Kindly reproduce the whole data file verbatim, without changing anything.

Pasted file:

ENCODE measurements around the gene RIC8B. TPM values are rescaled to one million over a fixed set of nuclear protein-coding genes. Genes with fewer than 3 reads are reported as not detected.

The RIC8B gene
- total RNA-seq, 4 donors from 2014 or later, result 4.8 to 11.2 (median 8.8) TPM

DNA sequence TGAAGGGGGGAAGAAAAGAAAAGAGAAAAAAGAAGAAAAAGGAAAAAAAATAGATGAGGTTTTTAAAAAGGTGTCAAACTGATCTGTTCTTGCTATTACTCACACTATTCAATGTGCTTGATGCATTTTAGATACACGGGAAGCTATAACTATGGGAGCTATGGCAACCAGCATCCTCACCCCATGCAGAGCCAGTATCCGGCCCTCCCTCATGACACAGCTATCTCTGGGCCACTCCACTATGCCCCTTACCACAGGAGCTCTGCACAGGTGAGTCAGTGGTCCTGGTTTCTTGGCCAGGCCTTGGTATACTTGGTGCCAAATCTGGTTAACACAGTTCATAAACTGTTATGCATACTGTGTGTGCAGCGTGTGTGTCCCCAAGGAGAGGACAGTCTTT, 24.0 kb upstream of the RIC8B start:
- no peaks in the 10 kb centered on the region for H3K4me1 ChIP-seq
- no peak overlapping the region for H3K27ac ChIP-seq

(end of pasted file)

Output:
ENCODE measurements around the gene RIC8B. TPM values are rescaled to one million over a fixed set of nuclear protein-coding genes. Genes with fewer than 3 reads are reported as not detected.

The RIC8B gene
- total RNA-seq, 4 donors from 2014 or later, result 4.8 to 11.2 (median 8.8) TPM

DNA sequence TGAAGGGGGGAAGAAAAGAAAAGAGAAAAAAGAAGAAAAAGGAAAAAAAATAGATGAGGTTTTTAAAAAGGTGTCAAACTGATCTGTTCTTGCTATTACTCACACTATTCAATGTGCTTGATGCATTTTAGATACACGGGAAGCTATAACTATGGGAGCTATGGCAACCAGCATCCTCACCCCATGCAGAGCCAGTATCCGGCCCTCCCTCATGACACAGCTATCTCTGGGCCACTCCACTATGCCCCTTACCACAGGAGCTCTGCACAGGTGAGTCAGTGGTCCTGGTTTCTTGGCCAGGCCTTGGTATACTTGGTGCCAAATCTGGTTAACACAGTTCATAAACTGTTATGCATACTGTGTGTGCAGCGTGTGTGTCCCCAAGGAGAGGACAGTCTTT, 24.0 kb upstream of the RIC8B start:
- no peaks in the 10 kb centered on the region for H3K4me1 ChIP-seq
- no peak overlapping the region for H3K27ac ChIP-seq